Old mausoleums at the southern gate
Especially around the southern gate you come to a nice and quiet area of Ichan Qala. If you walk past the city wall you will find a lot of old mausoleums. The graves are not well maintained, but you can see that people still come to pray here.
I couldn’t find any information about the tombs, but they looked pretty ancient.
The best things to do near Khiva
Desert fortresses of Khorezm
After 3 days in Khiva we had seen more than enough of this ancient little desert town. Our hotel offered a tour to the fortresses of Khorezm. The pictures we saw were not that interesting, but there was not so much else to do.
As much as we loved the narrow streets of Khiva we were ready to get out of the city. Khorezm used to be scattered with ancient fortresses to protect its borders. They were abandoned when Genghis Khan invaded Khorezm and destroyed the towns.
Erosion took its toll and there is not much left. Still, the fortresses were much more impressive than we thought they would be. Pictures can’t do them justice. Its the large scale and the spectacular locations that make this a worthwhile trip to make.
The best things to eat in Khiva
Surprisingly, Khiva had the best restaurants and food we had in Uzbekistan. We liked plov a lot, but it is not difficult in Uzbekistan to get a plov overdose. The national dish of greasy carrot rice with meat is everywhere.
Khiva’s own regional specialities were a welcome change of cuisine and trying them out is among the top things to do in Khiva. Enough so that any Khiva city guide is not complete without a section on what to eat in Khiva.
Crispy fried dumplings filled with fresh spinach were a delight after so many days of meat based dishes. The famous fried gumma’s of Khiva actually come in a variety of fillings. Spinach was my favourite, but they come with meat, potato or pumpkin.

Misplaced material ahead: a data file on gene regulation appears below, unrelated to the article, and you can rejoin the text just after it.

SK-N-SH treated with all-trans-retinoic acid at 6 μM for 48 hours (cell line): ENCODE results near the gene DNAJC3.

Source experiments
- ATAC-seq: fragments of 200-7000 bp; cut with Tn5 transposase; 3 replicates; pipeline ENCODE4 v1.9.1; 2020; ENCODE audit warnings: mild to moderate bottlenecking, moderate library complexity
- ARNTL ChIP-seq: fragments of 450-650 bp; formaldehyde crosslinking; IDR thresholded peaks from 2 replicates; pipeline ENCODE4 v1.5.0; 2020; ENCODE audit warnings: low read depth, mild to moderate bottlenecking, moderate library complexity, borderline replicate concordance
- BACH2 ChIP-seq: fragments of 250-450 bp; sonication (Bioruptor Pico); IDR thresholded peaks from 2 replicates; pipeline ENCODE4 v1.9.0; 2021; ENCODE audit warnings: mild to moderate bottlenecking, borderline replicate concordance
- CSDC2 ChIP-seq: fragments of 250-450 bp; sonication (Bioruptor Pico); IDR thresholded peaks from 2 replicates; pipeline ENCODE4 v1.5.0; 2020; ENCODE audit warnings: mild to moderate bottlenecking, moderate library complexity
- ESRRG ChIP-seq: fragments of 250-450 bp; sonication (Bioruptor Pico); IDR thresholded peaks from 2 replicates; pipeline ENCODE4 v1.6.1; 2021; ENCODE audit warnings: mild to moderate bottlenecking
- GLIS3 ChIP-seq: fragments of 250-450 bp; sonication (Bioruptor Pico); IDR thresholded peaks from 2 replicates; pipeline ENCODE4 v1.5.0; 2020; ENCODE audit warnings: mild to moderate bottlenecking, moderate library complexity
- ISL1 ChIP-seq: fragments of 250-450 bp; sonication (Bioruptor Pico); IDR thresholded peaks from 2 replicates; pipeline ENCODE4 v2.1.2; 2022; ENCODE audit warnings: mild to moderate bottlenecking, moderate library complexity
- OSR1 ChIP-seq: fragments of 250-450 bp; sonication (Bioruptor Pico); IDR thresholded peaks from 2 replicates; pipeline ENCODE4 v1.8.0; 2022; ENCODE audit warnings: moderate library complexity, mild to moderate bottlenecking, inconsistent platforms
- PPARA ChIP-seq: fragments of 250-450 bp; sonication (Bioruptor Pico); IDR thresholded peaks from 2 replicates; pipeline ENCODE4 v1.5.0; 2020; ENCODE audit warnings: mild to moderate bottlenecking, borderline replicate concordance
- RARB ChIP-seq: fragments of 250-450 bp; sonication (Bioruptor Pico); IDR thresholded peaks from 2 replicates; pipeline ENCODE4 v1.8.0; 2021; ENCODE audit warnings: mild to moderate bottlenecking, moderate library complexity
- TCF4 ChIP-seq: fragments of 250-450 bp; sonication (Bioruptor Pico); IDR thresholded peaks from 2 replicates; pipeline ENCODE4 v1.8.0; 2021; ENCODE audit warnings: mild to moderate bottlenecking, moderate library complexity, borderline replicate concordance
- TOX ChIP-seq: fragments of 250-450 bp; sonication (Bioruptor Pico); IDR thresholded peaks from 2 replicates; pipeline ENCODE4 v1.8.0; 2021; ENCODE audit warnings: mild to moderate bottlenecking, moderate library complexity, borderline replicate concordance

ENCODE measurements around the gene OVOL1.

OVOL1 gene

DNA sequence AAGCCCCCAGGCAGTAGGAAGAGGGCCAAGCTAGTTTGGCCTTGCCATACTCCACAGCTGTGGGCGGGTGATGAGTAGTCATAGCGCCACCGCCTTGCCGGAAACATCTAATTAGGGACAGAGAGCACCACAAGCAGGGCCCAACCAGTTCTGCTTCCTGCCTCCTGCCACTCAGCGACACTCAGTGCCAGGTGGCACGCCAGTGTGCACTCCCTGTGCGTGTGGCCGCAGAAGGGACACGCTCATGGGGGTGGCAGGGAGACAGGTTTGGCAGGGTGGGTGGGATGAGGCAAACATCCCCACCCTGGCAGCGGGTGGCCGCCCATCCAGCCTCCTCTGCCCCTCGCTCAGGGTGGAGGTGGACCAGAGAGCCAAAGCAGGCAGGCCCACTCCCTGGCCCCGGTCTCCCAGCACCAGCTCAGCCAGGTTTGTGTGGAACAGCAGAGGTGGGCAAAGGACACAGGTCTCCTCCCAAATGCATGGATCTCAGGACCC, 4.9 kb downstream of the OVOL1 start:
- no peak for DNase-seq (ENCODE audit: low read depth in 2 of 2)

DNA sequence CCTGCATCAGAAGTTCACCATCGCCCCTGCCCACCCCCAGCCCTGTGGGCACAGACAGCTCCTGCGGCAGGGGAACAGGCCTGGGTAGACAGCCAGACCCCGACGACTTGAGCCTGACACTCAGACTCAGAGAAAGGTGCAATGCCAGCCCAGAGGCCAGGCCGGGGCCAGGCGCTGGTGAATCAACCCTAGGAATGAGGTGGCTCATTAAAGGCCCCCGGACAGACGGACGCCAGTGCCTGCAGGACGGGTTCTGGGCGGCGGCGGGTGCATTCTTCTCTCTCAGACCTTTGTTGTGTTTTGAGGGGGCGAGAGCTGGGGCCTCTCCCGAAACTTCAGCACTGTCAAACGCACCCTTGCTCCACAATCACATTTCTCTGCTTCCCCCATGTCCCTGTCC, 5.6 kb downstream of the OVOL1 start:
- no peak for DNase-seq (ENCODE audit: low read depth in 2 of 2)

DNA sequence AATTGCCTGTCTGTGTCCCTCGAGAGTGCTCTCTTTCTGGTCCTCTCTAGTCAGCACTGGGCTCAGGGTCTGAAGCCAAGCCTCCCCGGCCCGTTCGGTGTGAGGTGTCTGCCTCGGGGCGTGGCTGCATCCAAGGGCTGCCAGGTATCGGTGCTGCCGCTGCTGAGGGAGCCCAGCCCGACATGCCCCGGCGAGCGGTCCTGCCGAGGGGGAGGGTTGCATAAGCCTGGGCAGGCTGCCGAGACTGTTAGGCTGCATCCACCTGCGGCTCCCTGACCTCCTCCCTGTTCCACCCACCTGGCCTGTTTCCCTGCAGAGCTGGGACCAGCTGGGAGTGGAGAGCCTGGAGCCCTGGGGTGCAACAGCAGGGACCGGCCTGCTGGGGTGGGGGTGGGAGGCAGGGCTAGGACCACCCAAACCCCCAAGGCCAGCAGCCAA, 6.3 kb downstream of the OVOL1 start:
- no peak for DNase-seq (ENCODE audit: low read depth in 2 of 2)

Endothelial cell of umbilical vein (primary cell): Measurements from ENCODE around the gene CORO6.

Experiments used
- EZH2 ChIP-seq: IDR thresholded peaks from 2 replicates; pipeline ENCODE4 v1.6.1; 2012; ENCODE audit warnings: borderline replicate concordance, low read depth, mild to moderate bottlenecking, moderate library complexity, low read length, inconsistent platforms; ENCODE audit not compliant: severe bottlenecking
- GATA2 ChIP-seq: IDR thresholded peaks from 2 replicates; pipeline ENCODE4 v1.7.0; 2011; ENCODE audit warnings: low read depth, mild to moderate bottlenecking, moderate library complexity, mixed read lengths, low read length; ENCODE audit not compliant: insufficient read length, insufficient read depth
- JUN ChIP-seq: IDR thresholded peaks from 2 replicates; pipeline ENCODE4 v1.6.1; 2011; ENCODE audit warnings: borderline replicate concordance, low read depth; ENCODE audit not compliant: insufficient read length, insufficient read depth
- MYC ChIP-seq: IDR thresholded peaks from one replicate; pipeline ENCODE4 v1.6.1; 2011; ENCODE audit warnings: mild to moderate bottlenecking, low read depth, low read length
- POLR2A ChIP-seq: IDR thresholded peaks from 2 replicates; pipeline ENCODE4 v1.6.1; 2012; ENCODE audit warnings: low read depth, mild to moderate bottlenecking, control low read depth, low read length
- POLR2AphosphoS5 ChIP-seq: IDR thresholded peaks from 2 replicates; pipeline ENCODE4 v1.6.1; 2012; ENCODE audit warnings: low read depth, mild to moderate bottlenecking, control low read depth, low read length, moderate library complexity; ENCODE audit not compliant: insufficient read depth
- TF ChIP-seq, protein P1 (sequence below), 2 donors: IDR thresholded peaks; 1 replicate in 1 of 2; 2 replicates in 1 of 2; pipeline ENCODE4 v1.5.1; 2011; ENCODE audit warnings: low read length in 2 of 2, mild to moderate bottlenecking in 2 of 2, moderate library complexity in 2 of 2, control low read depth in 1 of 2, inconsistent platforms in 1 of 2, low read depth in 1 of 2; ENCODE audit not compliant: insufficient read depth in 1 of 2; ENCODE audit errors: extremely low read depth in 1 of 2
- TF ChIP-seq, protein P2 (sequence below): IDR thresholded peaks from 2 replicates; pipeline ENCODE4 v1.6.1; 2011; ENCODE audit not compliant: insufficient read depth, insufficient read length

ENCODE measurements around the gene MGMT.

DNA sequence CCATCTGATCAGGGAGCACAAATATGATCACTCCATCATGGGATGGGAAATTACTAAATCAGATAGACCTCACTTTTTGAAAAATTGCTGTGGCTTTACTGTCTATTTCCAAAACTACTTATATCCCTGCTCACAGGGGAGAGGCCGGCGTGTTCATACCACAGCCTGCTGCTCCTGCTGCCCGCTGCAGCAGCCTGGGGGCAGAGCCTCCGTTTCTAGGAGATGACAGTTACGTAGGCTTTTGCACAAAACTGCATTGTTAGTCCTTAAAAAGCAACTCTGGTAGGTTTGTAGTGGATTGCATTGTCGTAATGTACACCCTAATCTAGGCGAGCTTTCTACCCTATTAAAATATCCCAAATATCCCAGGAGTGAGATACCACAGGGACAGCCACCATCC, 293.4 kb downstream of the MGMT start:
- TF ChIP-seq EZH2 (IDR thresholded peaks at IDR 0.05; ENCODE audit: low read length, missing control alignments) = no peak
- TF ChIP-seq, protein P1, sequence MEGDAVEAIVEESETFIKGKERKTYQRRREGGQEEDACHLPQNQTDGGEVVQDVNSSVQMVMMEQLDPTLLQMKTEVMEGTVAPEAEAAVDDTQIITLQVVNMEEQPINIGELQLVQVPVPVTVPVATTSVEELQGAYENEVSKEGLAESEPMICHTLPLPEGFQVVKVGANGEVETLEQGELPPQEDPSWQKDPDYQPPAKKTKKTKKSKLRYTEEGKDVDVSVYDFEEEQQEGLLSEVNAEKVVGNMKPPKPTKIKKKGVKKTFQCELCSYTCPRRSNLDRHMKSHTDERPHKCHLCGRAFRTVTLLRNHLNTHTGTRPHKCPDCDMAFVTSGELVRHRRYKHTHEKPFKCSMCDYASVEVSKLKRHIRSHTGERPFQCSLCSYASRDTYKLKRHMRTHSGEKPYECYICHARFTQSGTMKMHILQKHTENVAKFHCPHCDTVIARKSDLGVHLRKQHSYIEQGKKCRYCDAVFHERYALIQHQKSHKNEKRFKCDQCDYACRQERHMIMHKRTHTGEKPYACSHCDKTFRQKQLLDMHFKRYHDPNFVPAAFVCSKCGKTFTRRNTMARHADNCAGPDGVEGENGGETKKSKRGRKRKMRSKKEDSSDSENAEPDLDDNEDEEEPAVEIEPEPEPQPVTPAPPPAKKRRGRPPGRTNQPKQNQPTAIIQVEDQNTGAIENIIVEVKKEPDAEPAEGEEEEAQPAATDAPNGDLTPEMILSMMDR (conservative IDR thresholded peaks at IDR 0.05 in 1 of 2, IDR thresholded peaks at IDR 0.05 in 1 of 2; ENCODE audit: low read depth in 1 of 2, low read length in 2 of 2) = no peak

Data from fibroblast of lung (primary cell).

Barak are Khivan dumplings, very similar to vareniki or pelmeni in Russia, except that Khiva specializes in dumplings filled with pumpkin and egg. Kadi Barak are the ones with pumpkin. They are slightly sweet and best when you eat them with a bit of sour cream.
Tuxum Barak (egg dumplings)
Tuxum barak are dumplings filled with egg. Another Khorezm specialty in Khiva. Some believe that it is good for a man’s libido and therefore it was a favourite among the Khivan khans.
It almost looks like italian spaghetti, except that you probably have never seen spaghetti that green. Shivit oshi is 100% from Khiva. The Bright green noodles get their colour from fresh herbs like dill. They are topped up with a tomato based beef stew and sour cream.
Khiva travel tips
Where to eat in Khiva
Terrasa cafe: Terassa cafe has an extensive menu with all the Khivan specialities you want to try. The rooftop terrace has a nice view over the Kuhna’s Arc and Kalta minor minaret.
Recommended dish: The Gumma and Barak we tried here were of excellent quality. You can order a mixed Barak and Gumma so you can try different fillings.
Khorezm art cafe: Khorezm Art cafe has a nice setting in a stone building next to the Allakuli Khan madrassah. It is a great place to try Khiva’s specialities or one of their great salads.
Recommended dish: Shivit Oshi
Where to sleep in Khiva
Islambek Khiva: If you want to stay within the old town Islambek Khiva is a good budget option. They have nice and clean rooms with a delicious breakfast buffet. The owner is very helpful in giving information about things to do in Khiva and your onwards travel.
He can also arrange tours to the desert fortresses in Khorezm and even Moynaq to see the Aral sea in Uzbekistan.
How to travel to Khiva
To get to Khiva it is more convenient to travel first to Urgench, the capital of Khorezm. From Urgench there are frequent shared taxi’s to Khiva, that is only 30 minutes away. There is even a very old trolley bus going from Urgench to Khiva that seems to stop everywhere
Read my post about the best way to travel from Khiva to Bukhara
By train: Urgench has a train station and there is a daily nighttrain from Tashkent to Urgench. Since 2018 there is also a train between Urgench and Bukhara that runs every other day. Some even stop in the new train station in Khiva. Read more in my post about train travel in Uzbekistan.